Neurotransmission is central to neuronal communication, through which information is processed, stored, and retrieved. The vesicular ATPase (V-ATPase) protein is a proton pump that is implicated in neurotransmission. It acidifies synaptic vesicles to be consequently loaded with neurotransmitters prior to release through exocytosis. V100 is a neuron-specific vesicular ATPase subunit a1, and it is a major subunit that determines where the vesicular ATPase functions intracellularly. Previous studies characterized two putative functions for the V100 in neuronal cell biology; intracellular vesicle acidification, and membrane fusion. In this project, we set out to dissect the function of V100 genetically - using immunolabeling and electrophysiology- to understand acidification-dependent and -independent functions. The results cast some light on a potential regulation of the V100 by Ca2+/Calmodulin. This regulatory mechanism may be specifically required for spontaneous vesicle release independent of the proton pump function of the V-ATPase.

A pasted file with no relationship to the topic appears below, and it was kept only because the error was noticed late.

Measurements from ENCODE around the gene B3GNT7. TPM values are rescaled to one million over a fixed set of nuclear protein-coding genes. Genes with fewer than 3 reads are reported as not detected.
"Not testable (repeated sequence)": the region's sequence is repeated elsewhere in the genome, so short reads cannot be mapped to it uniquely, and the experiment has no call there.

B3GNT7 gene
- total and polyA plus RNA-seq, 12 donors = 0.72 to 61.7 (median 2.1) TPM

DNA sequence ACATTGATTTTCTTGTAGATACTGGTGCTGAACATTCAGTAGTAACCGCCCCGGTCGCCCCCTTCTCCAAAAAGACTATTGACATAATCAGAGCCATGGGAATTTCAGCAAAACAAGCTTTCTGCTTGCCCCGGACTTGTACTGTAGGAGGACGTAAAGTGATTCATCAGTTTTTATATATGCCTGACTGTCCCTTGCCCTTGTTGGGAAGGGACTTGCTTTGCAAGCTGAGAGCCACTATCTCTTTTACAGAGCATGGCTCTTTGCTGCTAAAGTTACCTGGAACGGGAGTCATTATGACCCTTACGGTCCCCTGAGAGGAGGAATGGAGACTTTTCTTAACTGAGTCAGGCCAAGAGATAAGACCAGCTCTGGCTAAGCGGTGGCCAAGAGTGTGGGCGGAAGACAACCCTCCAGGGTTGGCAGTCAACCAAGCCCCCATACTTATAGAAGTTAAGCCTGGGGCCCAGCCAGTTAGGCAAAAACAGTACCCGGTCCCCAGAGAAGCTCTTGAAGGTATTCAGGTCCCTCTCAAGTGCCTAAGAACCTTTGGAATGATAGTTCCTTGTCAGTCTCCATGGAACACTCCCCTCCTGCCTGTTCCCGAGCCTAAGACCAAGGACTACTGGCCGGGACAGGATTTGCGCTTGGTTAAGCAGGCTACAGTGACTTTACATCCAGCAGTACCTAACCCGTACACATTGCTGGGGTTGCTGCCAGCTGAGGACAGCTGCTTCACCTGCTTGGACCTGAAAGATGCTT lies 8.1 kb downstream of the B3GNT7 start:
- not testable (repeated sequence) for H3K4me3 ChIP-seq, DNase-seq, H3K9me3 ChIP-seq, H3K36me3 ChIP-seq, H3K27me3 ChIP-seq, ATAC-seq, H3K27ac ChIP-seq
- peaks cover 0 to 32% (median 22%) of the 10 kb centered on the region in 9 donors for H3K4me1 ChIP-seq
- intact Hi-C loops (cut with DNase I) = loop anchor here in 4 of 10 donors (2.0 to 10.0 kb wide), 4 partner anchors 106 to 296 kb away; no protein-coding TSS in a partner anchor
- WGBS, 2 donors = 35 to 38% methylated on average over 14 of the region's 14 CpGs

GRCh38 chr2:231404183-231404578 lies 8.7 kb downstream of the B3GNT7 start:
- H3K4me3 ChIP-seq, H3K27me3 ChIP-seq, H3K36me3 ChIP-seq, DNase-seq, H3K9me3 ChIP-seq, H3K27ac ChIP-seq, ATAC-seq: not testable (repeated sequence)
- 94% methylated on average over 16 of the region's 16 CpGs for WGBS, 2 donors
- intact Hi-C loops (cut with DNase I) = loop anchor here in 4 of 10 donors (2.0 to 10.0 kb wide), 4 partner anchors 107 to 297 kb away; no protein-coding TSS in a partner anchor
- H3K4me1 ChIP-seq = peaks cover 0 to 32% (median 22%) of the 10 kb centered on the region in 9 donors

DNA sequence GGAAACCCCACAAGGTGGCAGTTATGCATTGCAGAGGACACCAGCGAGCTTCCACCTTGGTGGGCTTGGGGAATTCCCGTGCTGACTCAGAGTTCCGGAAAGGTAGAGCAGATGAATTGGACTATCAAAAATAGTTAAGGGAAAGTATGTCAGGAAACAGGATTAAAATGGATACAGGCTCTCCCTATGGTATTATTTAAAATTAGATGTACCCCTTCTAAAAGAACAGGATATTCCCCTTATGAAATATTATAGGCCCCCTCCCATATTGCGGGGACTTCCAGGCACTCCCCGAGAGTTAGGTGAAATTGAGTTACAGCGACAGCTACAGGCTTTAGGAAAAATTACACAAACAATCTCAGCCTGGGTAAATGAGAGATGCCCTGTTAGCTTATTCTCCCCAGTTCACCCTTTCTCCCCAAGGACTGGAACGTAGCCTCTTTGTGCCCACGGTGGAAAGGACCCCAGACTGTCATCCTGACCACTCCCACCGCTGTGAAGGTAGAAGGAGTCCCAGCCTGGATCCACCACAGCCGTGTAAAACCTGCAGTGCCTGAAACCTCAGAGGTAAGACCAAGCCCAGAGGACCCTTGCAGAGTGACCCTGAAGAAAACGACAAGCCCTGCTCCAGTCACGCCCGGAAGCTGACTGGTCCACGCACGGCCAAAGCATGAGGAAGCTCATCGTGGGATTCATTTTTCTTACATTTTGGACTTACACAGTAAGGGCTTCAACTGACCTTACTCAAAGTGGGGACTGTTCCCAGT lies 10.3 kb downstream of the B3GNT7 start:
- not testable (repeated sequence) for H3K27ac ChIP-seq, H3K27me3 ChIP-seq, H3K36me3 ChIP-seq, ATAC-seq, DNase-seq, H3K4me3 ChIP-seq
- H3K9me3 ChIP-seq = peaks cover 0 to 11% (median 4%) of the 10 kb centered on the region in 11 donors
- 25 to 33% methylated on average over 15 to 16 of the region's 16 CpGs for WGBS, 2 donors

MS in Biotechnology
Hiesinger, Peter Robin
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(2012).Structure-Function Analysis of a Neuron-Specific Vesicular ATPase in Neurotransmission [Master's Thesis, the American University in Cairo]. AUC Knowledge Fountain.
Khalaf, Ossama Mohamed Salah El-Dien El-Sayed Ibrahim. Structure-Function Analysis of a Neuron-Specific Vesicular ATPase in Neurotransmission. 2012. American University in Cairo, Master's Thesis. AUC Knowledge Fountain.
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